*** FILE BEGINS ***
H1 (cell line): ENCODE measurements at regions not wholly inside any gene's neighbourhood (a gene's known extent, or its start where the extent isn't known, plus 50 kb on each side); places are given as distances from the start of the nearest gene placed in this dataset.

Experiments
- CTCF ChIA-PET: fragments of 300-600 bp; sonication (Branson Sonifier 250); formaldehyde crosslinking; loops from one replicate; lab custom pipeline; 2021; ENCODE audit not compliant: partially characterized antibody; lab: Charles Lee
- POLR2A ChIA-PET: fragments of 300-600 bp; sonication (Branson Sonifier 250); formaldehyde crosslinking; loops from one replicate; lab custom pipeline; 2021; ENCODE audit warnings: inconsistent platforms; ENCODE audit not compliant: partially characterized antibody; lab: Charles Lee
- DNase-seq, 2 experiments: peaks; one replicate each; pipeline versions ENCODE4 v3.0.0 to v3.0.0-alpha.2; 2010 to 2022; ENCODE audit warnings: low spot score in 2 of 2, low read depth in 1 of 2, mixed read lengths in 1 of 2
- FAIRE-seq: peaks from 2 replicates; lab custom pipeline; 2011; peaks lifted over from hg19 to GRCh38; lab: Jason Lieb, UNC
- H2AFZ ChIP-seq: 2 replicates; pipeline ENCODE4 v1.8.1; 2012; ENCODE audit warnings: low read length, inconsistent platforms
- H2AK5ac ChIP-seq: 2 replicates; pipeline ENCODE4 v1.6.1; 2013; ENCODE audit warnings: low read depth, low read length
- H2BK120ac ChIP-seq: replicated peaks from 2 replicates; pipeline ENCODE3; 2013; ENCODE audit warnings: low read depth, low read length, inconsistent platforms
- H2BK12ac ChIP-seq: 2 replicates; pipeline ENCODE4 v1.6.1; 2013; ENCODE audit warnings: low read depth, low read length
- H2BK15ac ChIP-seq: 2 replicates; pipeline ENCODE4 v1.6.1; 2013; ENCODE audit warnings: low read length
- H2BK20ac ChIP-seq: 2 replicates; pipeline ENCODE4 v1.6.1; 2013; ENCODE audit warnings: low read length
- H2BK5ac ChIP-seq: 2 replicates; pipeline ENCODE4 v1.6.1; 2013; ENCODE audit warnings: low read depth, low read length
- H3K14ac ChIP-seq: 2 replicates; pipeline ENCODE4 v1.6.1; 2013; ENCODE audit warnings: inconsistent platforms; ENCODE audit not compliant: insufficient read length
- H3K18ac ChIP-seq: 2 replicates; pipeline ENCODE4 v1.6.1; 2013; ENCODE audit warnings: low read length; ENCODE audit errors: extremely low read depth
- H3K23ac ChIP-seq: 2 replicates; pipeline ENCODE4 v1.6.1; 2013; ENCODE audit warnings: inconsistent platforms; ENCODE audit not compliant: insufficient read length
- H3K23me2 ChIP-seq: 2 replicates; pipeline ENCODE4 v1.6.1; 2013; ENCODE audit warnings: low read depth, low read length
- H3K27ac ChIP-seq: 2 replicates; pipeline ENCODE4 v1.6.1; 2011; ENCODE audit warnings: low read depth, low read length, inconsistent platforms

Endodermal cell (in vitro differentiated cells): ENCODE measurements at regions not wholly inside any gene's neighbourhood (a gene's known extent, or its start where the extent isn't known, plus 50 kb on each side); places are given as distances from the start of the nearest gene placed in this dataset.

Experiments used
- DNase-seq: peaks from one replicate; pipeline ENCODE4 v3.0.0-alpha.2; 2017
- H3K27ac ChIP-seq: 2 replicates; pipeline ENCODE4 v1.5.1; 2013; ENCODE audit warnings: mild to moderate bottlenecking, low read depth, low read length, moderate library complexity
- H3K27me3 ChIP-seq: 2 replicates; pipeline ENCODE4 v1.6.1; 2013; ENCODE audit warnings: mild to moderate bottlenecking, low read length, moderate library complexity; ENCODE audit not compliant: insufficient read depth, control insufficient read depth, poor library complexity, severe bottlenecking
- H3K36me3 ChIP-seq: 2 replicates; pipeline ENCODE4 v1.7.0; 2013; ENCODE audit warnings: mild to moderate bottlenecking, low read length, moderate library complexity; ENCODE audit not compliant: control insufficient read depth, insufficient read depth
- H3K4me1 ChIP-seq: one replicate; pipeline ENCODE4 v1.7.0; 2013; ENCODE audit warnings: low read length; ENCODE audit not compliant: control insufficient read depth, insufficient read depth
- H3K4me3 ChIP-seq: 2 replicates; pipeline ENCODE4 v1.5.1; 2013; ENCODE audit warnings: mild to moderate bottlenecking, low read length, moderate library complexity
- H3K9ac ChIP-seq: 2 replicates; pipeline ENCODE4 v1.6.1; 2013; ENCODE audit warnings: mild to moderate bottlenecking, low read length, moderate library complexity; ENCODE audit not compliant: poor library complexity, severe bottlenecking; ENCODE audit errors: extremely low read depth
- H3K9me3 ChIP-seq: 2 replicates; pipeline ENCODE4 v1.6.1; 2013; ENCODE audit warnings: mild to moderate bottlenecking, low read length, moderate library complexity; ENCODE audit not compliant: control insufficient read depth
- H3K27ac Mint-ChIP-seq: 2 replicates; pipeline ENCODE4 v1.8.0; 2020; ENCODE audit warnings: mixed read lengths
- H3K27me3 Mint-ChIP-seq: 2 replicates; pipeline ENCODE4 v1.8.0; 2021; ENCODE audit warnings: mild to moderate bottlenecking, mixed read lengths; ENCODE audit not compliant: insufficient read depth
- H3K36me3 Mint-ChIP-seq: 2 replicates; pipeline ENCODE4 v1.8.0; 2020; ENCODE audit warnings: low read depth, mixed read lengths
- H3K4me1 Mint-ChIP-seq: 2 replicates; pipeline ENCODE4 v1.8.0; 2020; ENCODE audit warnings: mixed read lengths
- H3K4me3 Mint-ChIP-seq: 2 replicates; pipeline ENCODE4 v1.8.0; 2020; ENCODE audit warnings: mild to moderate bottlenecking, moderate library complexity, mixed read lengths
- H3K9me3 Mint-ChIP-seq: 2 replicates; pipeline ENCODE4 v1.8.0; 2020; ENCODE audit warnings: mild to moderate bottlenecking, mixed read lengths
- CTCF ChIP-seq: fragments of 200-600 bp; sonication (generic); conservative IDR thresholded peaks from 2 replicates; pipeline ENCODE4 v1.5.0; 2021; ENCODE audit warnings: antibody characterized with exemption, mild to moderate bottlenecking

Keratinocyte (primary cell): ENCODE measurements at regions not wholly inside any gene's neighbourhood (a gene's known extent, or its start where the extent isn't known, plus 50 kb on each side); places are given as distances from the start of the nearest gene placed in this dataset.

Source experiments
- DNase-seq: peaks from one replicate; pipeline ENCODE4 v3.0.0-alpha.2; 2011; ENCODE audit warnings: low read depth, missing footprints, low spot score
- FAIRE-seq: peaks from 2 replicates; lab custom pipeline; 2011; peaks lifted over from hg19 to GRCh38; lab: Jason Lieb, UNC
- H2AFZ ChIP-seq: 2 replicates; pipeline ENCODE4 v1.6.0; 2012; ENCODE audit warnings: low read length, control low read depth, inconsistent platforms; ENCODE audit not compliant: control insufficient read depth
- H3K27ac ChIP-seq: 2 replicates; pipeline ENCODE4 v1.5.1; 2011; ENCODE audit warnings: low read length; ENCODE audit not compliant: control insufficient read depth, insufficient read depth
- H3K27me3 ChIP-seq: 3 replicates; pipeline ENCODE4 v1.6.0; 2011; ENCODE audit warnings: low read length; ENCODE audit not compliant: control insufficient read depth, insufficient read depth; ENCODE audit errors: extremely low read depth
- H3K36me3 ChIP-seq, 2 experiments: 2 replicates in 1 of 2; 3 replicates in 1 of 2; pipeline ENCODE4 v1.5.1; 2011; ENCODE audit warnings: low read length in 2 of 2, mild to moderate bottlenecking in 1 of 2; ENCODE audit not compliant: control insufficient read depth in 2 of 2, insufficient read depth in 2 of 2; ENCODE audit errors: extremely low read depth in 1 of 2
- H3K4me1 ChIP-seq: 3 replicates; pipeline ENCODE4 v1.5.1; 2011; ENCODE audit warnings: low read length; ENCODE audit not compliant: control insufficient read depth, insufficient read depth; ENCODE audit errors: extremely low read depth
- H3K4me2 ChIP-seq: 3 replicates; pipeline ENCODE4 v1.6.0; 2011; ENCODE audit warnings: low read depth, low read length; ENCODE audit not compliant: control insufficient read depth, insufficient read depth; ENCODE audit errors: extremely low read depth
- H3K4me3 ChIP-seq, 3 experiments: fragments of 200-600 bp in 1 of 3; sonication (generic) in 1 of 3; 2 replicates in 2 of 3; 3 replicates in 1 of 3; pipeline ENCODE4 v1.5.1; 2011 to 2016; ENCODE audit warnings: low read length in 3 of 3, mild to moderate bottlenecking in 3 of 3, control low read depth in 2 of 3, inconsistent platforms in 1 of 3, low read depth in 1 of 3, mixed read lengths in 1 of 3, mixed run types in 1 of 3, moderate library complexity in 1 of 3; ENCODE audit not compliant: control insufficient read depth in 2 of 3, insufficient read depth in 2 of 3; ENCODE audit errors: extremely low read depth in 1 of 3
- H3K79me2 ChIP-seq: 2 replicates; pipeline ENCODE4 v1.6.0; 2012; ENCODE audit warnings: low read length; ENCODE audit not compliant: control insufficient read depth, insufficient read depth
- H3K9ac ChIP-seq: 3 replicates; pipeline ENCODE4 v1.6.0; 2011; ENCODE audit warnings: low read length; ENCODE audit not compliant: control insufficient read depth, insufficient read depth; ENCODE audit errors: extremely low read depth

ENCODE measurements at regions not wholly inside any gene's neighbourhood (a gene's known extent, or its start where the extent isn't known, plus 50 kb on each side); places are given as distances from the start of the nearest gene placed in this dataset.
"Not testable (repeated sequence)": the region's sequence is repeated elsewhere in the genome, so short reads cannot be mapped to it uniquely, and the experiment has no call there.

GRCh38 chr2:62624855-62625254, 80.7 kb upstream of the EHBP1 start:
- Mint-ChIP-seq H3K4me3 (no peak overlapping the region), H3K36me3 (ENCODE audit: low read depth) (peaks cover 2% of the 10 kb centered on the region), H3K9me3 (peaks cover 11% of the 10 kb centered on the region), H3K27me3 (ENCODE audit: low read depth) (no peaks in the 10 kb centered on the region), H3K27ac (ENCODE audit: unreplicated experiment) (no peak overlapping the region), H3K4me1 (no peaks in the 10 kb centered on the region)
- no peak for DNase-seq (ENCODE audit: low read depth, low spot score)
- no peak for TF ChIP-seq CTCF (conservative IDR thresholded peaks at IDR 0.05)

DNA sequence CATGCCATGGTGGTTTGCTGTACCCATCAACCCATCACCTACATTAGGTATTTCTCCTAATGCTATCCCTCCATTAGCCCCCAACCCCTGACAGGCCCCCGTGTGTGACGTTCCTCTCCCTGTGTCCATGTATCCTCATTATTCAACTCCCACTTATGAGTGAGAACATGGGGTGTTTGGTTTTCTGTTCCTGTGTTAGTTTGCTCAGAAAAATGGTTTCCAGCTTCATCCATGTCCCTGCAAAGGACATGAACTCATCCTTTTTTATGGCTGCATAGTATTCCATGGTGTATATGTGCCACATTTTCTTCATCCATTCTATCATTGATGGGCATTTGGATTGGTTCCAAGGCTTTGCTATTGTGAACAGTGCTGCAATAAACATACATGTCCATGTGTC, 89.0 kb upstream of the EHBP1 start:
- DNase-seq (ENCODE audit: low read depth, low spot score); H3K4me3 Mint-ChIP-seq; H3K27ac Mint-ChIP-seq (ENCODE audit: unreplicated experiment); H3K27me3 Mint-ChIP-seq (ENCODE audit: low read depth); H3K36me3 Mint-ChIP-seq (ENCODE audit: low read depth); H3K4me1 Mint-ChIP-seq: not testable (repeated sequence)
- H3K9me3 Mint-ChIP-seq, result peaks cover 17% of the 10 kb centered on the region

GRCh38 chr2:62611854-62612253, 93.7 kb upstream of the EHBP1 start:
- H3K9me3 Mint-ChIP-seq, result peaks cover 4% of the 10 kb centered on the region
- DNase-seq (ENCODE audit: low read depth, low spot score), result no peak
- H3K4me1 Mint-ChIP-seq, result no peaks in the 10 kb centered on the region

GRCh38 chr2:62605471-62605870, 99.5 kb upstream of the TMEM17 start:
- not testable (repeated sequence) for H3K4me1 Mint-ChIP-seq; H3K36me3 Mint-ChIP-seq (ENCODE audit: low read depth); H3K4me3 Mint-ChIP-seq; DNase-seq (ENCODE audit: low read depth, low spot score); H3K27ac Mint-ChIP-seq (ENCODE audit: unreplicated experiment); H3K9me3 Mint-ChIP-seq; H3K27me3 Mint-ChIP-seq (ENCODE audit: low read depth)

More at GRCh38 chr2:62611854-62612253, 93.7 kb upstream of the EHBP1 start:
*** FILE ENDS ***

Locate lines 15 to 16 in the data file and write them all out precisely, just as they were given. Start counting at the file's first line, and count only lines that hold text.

- H3K18ac ChIP-seq: 2 replicates; pipeline ENCODE4 v1.6.1; 2013; ENCODE audit warnings: low read length; ENCODE audit errors: extremely low read depth
- H3K23ac ChIP-seq: 2 replicates; pipeline ENCODE4 v1.6.1; 2013; ENCODE audit warnings: inconsistent platforms; ENCODE audit not compliant: insufficient read length